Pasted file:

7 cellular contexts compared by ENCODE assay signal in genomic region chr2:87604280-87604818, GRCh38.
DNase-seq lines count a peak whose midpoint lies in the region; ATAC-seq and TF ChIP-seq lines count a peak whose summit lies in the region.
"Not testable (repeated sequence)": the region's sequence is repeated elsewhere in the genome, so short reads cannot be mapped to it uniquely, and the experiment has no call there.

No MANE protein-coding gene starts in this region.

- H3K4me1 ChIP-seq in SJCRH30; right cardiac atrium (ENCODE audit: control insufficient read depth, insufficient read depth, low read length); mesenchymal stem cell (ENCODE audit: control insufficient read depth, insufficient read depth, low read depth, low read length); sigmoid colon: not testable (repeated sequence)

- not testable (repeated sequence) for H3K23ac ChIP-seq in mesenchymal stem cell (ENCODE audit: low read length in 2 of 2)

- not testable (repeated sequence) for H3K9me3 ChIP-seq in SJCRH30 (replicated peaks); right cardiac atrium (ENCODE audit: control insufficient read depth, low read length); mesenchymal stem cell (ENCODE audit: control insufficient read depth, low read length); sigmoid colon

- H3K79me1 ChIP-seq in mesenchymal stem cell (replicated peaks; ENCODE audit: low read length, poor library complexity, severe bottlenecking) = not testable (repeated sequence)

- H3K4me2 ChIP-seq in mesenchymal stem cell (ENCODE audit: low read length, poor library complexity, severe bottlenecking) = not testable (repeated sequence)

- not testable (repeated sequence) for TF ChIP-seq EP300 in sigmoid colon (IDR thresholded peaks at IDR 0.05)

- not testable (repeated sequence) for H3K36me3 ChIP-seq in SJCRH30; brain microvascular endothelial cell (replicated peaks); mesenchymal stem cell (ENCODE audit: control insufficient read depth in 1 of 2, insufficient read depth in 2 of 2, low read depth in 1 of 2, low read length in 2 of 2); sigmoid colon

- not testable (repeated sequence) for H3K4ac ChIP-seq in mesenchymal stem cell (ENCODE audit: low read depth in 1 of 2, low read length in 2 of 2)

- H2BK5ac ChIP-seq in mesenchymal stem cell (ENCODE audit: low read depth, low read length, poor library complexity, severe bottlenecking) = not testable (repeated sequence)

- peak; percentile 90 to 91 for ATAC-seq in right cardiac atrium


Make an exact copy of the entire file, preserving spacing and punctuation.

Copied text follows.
7 cellular contexts compared by ENCODE assay signal in genomic region chr2:87604280-87604818, GRCh38.
DNase-seq lines count a peak whose midpoint lies in the region; ATAC-seq and TF ChIP-seq lines count a peak whose summit lies in the region.
"Not testable (repeated sequence)": the region's sequence is repeated elsewhere in the genome, so short reads cannot be mapped to it uniquely, and the experiment has no call there.

No MANE protein-coding gene starts in this region.

- H3K4me1 ChIP-seq in SJCRH30; right cardiac atrium (ENCODE audit: control insufficient read depth, insufficient read depth, low read length); mesenchymal stem cell (ENCODE audit: control insufficient read depth, insufficient read depth, low read depth, low read length); sigmoid colon: not testable (repeated sequence)

- not testable (repeated sequence) for H3K23ac ChIP-seq in mesenchymal stem cell (ENCODE audit: low read length in 2 of 2)

- not testable (repeated sequence) for H3K9me3 ChIP-seq in SJCRH30 (replicated peaks); right cardiac atrium (ENCODE audit: control insufficient read depth, low read length); mesenchymal stem cell (ENCODE audit: control insufficient read depth, low read length); sigmoid colon

- H3K79me1 ChIP-seq in mesenchymal stem cell (replicated peaks; ENCODE audit: low read length, poor library complexity, severe bottlenecking) = not testable (repeated sequence)

- H3K4me2 ChIP-seq in mesenchymal stem cell (ENCODE audit: low read length, poor library complexity, severe bottlenecking) = not testable (repeated sequence)

- not testable (repeated sequence) for TF ChIP-seq EP300 in sigmoid colon (IDR thresholded peaks at IDR 0.05)

- not testable (repeated sequence) for H3K36me3 ChIP-seq in SJCRH30; brain microvascular endothelial cell (replicated peaks); mesenchymal stem cell (ENCODE audit: control insufficient read depth in 1 of 2, insufficient read depth in 2 of 2, low read depth in 1 of 2, low read length in 2 of 2); sigmoid colon

- not testable (repeated sequence) for H3K4ac ChIP-seq in mesenchymal stem cell (ENCODE audit: low read depth in 1 of 2, low read length in 2 of 2)

- H2BK5ac ChIP-seq in mesenchymal stem cell (ENCODE audit: low read depth, low read length, poor library complexity, severe bottlenecking) = not testable (repeated sequence)

- peak; percentile 90 to 91 for ATAC-seq in right cardiac atrium